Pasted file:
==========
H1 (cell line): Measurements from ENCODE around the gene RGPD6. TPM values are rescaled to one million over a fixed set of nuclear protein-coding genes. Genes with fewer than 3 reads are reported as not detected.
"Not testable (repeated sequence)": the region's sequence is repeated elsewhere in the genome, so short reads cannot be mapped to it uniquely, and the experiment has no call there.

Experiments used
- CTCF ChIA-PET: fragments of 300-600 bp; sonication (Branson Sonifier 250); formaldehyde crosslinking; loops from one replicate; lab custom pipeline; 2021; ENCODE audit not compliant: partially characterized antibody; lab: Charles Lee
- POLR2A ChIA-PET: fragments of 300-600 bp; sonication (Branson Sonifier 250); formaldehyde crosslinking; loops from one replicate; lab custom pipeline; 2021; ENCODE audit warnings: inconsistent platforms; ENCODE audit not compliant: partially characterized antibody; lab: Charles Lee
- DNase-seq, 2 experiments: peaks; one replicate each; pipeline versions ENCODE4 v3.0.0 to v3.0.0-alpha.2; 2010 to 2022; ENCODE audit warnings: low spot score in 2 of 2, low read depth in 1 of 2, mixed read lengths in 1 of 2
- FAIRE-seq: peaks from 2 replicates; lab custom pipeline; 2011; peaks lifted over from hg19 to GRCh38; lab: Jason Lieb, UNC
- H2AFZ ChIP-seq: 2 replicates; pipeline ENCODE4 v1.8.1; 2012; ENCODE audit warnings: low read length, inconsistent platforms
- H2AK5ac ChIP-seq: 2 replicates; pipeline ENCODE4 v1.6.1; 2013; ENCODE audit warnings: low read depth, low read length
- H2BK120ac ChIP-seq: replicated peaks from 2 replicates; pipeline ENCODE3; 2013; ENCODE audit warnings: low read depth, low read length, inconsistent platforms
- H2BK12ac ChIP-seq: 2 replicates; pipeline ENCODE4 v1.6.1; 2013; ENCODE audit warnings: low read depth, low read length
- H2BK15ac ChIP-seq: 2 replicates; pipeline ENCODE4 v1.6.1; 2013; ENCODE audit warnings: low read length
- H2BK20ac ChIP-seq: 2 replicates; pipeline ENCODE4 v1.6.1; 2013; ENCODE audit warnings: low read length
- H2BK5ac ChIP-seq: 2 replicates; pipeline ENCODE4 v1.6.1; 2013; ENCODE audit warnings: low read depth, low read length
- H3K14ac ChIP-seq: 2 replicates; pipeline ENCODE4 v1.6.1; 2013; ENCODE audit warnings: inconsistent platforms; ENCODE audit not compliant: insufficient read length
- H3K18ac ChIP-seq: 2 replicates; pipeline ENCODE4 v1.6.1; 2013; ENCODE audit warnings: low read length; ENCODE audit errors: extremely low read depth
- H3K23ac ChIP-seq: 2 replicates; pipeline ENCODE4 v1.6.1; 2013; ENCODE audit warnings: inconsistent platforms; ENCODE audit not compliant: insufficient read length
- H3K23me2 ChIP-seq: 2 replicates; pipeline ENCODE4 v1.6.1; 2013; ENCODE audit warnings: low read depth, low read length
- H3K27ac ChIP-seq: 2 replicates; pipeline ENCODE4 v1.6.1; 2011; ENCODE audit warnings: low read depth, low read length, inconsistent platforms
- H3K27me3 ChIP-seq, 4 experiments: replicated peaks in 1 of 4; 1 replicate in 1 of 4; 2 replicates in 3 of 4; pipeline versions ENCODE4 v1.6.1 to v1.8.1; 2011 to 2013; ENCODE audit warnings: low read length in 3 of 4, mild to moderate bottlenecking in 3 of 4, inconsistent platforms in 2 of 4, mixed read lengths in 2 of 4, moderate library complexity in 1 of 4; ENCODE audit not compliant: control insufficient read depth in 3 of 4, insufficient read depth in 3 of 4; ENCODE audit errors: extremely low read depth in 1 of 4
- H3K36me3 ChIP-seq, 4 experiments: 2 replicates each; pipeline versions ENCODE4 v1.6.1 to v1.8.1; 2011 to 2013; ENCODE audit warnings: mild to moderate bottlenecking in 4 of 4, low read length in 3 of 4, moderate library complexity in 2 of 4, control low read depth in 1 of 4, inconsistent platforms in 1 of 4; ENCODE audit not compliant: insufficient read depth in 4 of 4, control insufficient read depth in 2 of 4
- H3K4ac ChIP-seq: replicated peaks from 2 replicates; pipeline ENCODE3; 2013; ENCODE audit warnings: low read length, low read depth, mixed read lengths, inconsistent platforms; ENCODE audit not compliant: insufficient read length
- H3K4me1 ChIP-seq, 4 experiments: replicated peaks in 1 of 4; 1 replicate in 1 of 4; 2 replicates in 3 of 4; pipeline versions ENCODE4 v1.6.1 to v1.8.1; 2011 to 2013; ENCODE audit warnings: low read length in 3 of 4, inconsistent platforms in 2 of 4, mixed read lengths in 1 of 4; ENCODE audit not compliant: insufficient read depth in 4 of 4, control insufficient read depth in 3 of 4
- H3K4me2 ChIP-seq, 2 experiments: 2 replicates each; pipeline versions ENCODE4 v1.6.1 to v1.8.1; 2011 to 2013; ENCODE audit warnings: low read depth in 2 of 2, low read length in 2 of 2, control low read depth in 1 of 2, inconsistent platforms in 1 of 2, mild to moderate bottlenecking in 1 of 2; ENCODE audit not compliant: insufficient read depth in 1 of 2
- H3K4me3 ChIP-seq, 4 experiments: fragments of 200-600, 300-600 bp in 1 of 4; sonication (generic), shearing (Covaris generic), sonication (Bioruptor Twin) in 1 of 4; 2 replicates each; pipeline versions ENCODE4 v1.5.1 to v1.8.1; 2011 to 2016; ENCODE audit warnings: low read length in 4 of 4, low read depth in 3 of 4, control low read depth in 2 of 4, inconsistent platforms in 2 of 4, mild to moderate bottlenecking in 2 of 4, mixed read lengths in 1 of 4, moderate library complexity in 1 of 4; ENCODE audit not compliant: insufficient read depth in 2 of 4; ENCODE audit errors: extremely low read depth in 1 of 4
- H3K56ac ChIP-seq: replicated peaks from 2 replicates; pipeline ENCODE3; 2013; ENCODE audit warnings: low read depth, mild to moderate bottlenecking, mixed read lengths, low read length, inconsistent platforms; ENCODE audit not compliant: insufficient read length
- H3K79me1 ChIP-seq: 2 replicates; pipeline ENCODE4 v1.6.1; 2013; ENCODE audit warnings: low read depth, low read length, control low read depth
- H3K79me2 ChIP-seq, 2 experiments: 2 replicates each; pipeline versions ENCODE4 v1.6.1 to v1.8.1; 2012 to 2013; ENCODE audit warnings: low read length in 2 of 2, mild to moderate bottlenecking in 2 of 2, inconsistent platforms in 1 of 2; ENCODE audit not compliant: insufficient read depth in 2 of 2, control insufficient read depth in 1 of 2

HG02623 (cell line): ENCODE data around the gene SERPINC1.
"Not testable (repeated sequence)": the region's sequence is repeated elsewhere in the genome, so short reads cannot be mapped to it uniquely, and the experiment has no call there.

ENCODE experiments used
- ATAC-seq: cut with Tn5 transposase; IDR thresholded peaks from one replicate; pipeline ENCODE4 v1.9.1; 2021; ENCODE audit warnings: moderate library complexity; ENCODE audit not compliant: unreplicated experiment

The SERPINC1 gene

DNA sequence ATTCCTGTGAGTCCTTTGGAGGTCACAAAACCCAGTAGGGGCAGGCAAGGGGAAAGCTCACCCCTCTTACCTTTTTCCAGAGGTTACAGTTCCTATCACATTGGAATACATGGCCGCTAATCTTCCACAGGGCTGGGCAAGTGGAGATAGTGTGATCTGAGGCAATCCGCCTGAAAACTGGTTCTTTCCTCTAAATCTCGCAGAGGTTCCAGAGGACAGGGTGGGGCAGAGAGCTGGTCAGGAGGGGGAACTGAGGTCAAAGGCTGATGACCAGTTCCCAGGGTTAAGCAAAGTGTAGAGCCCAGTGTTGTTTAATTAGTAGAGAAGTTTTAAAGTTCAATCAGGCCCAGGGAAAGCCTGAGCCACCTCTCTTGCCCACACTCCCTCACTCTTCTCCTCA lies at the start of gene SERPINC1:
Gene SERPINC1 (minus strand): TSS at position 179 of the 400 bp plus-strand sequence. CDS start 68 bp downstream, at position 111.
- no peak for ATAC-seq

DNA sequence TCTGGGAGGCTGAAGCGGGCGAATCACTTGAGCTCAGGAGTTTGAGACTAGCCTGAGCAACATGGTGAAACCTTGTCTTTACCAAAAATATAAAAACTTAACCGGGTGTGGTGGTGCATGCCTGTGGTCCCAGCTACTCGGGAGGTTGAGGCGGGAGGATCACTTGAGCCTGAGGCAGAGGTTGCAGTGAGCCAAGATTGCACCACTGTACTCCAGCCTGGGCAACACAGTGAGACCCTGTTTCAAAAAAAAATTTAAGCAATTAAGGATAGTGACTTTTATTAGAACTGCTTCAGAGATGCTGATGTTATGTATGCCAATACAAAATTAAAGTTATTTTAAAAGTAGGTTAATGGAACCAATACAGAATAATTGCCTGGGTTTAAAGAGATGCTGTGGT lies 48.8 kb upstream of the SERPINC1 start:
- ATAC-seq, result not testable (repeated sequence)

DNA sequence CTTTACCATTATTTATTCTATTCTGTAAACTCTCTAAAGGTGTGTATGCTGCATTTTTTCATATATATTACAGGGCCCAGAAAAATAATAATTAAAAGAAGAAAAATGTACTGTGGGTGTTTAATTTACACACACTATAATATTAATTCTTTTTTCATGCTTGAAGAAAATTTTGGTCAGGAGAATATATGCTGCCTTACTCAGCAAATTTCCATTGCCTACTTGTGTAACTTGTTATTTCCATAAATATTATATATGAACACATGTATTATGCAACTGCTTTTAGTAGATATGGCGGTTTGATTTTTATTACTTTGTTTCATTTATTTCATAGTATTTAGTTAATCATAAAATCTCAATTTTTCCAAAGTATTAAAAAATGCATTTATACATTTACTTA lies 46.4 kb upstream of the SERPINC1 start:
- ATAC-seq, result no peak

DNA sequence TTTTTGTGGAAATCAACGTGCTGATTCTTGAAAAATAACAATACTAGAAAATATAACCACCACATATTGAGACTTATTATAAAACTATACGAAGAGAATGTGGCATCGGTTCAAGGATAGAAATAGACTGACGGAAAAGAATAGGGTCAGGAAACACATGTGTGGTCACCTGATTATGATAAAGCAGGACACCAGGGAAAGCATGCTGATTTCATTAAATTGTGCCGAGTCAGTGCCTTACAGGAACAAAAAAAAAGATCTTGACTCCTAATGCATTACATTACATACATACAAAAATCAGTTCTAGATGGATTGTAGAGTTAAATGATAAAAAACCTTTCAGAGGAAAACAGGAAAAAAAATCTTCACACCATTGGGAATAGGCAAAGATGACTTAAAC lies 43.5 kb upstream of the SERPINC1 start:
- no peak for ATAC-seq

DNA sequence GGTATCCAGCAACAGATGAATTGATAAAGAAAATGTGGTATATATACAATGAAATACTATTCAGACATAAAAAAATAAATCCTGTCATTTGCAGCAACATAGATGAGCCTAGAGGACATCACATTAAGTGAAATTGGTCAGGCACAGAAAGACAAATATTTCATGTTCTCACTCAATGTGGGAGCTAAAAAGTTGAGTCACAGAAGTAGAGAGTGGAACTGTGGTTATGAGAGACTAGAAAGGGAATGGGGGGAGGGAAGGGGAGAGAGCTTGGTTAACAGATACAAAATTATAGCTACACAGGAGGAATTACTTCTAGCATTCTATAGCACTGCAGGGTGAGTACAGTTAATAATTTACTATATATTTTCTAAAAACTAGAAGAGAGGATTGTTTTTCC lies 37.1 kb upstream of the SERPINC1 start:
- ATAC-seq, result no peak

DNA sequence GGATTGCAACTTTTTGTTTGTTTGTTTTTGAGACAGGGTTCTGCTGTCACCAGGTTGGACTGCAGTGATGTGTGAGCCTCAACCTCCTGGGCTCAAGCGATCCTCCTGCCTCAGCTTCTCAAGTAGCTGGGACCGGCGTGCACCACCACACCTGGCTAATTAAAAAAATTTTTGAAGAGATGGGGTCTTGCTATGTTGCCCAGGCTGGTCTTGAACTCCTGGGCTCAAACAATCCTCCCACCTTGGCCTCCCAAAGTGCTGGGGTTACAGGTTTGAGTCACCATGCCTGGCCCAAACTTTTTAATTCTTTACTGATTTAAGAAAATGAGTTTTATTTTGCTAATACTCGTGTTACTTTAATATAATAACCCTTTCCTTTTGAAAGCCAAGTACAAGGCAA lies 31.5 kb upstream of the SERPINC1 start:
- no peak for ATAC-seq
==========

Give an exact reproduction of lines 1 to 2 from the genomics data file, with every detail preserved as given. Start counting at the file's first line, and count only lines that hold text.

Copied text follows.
H1 (cell line): Measurements from ENCODE around the gene RGPD6. TPM values are rescaled to one million over a fixed set of nuclear protein-coding genes. Genes with fewer than 3 reads are reported as not detected.
"Not testable (repeated sequence)": the region's sequence is repeated elsewhere in the genome, so short reads cannot be mapped to it uniquely, and the experiment has no call there.